CDC Issues New Guidance for Couples Trying to Conceive Following Exposure to Zika


The CDC now recommends that men who have been exposed to Zika use condoms or abstain from sex for 3 months to prevent sexual transmission of Zika.

The US Centers for Disease Control and Prevention (CDC) has released updated interim guidelines for the prevention of sexual transmission of Zika virus from men who have been exposed to Zika to their female partners who are planning to conceive or want to prevent sexual transmission of Zika.

The new recommendations, published in the latest issue of the CDC’s Morbidity and Mortality Weekly Report, suggest that men who have or have possibly been exposed to Zika wait at least 3 months after symptom onset or last possible Zika virus exposure before engaging in unprotected sex. Furthermore, the guidance suggests that couples who are not trying to conceive use condoms or abstain from sex for 3 months after last Zika exposure or symptom onset to minimize the risk of sexually transmitting the virus.

All other recommendations from the October 2016 guidelines remain unchanged (see below).

The updated guidance is based on the result of new findings on Zika virus infection that have come to light since the original guidelines were published. Investigators from the CDC conducted a literature review through PubMed of relevant Zika research published after October 2016 and found 15 relevant publications from which data were analyzed to be reflected in the updated guidance.

The review revealed that among the results from the currently available studies, 1 study indicated that the longest period from symptom onset in an index case to potential sexual transmission to a partner was between 32 days and 41 days; most studies indicated much shorter intervals. The longest period after symptom onset at which replication of competent virus had been detected in semen was found to be 69 days. No other studies reported potentially infectious Zika virus in semen specimens obtained 40 days or longer after symptom onset.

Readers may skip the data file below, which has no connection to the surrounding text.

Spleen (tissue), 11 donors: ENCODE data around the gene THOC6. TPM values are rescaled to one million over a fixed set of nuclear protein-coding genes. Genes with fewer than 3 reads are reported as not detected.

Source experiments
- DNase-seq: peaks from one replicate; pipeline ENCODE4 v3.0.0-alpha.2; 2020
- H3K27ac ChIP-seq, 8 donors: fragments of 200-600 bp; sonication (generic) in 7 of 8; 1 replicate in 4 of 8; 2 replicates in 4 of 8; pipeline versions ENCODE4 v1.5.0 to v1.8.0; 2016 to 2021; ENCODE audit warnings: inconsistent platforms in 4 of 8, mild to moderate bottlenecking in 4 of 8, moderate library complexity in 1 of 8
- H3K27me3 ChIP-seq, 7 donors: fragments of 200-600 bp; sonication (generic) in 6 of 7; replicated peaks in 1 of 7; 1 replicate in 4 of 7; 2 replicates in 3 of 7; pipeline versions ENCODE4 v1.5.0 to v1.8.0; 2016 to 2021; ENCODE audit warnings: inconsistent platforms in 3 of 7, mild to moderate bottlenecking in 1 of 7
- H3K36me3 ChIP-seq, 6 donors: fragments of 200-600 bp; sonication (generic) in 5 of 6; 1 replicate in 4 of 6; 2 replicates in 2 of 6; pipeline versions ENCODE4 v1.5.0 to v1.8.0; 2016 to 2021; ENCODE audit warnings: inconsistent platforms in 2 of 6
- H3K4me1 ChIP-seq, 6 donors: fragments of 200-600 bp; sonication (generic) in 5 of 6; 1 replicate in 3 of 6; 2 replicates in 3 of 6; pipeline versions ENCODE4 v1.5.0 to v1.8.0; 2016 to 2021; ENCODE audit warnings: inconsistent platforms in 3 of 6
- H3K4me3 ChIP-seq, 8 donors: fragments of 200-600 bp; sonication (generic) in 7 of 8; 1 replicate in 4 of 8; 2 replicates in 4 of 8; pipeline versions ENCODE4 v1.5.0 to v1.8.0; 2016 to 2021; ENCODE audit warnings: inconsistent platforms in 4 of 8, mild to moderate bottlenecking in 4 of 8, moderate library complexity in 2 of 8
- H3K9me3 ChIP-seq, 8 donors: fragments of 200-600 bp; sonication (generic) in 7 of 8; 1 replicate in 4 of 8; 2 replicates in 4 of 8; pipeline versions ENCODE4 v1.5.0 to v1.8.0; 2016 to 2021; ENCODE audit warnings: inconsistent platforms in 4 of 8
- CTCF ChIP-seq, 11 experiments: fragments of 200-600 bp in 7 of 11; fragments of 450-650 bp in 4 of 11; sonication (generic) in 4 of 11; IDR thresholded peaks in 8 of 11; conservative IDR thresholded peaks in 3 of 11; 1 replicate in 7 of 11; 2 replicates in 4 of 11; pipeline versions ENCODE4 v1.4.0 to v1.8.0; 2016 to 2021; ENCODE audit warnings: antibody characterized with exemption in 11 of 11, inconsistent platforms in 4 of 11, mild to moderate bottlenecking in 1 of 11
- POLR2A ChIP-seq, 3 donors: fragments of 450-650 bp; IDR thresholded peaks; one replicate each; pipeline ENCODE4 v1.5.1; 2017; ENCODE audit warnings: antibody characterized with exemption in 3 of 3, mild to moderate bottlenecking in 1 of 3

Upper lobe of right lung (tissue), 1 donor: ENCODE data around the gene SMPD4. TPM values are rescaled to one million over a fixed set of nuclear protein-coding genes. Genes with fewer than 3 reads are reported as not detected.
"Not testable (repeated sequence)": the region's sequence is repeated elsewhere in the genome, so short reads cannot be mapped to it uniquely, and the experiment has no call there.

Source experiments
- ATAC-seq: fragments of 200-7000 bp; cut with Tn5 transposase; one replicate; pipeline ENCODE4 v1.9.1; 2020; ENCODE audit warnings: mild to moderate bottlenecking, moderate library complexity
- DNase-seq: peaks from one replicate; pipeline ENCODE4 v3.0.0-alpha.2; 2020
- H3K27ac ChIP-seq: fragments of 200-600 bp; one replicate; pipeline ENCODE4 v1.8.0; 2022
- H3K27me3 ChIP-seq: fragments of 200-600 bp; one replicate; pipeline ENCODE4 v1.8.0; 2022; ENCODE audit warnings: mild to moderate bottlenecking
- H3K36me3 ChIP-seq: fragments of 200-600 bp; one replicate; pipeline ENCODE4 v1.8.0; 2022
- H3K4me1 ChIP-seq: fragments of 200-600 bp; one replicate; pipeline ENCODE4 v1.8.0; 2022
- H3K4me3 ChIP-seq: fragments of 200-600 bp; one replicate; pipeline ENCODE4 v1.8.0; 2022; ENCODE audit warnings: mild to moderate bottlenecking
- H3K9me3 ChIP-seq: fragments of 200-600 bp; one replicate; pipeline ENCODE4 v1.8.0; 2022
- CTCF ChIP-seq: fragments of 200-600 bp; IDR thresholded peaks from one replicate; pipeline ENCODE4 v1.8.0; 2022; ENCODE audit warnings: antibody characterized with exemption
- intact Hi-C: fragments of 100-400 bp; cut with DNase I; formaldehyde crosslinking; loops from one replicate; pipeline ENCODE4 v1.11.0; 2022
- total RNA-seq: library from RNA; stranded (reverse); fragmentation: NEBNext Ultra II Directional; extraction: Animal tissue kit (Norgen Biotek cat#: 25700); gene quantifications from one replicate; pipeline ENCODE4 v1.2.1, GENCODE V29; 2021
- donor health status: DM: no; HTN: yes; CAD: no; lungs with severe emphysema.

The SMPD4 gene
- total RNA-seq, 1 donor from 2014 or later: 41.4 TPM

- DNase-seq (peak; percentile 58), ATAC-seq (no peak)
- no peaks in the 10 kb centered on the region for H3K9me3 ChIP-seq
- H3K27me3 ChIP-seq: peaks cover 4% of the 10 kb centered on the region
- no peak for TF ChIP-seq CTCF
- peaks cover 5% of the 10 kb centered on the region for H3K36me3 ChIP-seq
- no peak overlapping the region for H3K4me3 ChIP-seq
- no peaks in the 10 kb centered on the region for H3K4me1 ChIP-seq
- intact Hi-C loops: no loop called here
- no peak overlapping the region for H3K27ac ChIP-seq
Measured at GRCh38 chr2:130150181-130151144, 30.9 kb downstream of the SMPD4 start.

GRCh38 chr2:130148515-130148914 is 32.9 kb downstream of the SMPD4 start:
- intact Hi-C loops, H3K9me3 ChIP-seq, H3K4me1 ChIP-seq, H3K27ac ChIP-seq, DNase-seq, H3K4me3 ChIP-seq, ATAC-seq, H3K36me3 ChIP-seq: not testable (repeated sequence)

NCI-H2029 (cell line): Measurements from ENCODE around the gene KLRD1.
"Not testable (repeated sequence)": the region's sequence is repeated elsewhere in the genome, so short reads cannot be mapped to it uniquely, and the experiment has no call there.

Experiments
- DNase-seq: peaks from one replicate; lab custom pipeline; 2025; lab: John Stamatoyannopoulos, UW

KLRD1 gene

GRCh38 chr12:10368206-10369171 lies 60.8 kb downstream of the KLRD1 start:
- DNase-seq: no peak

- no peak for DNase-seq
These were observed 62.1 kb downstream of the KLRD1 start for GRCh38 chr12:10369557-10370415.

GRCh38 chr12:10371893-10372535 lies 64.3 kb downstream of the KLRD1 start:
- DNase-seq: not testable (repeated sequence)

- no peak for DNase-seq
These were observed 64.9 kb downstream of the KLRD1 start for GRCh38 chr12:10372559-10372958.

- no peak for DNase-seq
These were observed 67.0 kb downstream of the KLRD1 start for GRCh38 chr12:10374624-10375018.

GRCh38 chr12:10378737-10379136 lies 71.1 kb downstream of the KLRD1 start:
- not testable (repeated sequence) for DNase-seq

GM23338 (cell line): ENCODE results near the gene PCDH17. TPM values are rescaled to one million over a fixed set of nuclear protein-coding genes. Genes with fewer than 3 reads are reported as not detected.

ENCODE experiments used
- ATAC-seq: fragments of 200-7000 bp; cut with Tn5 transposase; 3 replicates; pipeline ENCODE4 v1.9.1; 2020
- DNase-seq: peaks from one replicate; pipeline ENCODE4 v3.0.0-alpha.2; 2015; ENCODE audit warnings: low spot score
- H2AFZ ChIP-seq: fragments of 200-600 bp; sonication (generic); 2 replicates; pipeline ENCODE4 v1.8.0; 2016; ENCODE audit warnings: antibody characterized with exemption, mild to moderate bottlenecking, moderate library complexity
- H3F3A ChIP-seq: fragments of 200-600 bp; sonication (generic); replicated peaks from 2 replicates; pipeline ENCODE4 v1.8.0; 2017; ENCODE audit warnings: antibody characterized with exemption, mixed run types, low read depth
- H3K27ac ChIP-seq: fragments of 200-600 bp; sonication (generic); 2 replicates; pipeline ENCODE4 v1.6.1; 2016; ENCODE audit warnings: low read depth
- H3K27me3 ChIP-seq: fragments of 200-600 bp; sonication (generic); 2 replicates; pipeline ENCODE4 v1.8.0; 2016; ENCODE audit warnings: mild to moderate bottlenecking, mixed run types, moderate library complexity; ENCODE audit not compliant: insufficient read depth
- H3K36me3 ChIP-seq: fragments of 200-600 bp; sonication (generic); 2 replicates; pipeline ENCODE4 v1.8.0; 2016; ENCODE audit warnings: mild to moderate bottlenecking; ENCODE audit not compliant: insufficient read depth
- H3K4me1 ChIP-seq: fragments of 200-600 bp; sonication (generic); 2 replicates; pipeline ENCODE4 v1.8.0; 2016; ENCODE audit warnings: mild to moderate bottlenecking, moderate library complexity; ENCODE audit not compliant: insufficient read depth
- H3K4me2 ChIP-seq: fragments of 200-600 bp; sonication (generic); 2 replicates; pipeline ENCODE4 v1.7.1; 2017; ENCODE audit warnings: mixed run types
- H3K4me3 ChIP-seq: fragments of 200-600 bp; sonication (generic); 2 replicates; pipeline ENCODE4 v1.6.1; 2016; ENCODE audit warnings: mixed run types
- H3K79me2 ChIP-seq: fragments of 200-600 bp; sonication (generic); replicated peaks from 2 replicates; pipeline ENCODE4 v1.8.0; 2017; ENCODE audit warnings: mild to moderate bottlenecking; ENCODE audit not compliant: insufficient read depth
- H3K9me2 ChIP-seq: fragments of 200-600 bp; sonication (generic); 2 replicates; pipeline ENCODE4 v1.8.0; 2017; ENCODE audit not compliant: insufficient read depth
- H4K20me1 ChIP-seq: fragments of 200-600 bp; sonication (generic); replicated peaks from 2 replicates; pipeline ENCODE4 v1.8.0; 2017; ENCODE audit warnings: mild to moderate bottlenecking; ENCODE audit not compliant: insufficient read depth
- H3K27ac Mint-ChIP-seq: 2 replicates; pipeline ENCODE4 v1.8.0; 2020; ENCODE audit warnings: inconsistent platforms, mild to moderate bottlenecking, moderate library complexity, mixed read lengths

Numerous publications reported on the detection of Zika virus RNA in semen; however, this does not necessarily indicate the presence of infectious virus at the time of sampling or correlate with the potential for sexual transmission.

The largest published cohort study involved 184 men with confirmed symptomatic Zika virus infection from whom a baseline specimen and several semen specimens were collected at 2-week intervals. Zika virus RNA declined during the 3 months after symptom onset. At more than 90 days, 7% or fewer participants had detectable Zika virus RNA. The estimated mean time to clearance of Zika virus from semen was 54 days.

In a Puerto Rican cohort study that followed 117 men, with 89 individuals providing semen specimens, the results showed that 11% (8 of 74 men with detectable Zika RNA) had RNA present in their semen more than 90 days after the onset of symptoms. Similar results were also observed in smaller cohort studies, according to the report.

Zika virus RNA has been detected in semen for as long as 370 days after symptom onset; however, detection for long periods like this was found to be rare. Limited data suggest the incidence of Zika virus RNA shedding in semen and its persistence are likely similar for symptomatic and asymptomatic men infected with Zika.

The findings from the literature review supported an update to the interim guidance, which had been based on the maximum duration of detection of Zika virus RNA in semen. The previous guidelines suggested that men wait 6 months following the onset of Zika symptoms or last possible Zika exposure before trying to conceive with their partner.

The following guidance issued in October 2016 remains unchanged:

  • If only the female partner has traveled to an area with Zika virus and the couple is planning to conceive, the couple should abstain from sex or use condoms in the 2 months following the onset of symptoms or the last possible exposure to Zika.
  • If 1 or both partners have ongoing exposure to Zika and plan to conceive, the couple should discuss pregnancy plans with a health care provider, including the possible effects of Zika virus infection on a baby and best methods to prevent infection. If either partner develops symptoms or tests positive for Zika virus infection, the couple should follow the appropriate guidance.
  • If a male partner has possibly been exposed to Zika virus and his partner is pregnant, the couple should abstain from sex or use condoms for the remainder of the pregnancy.
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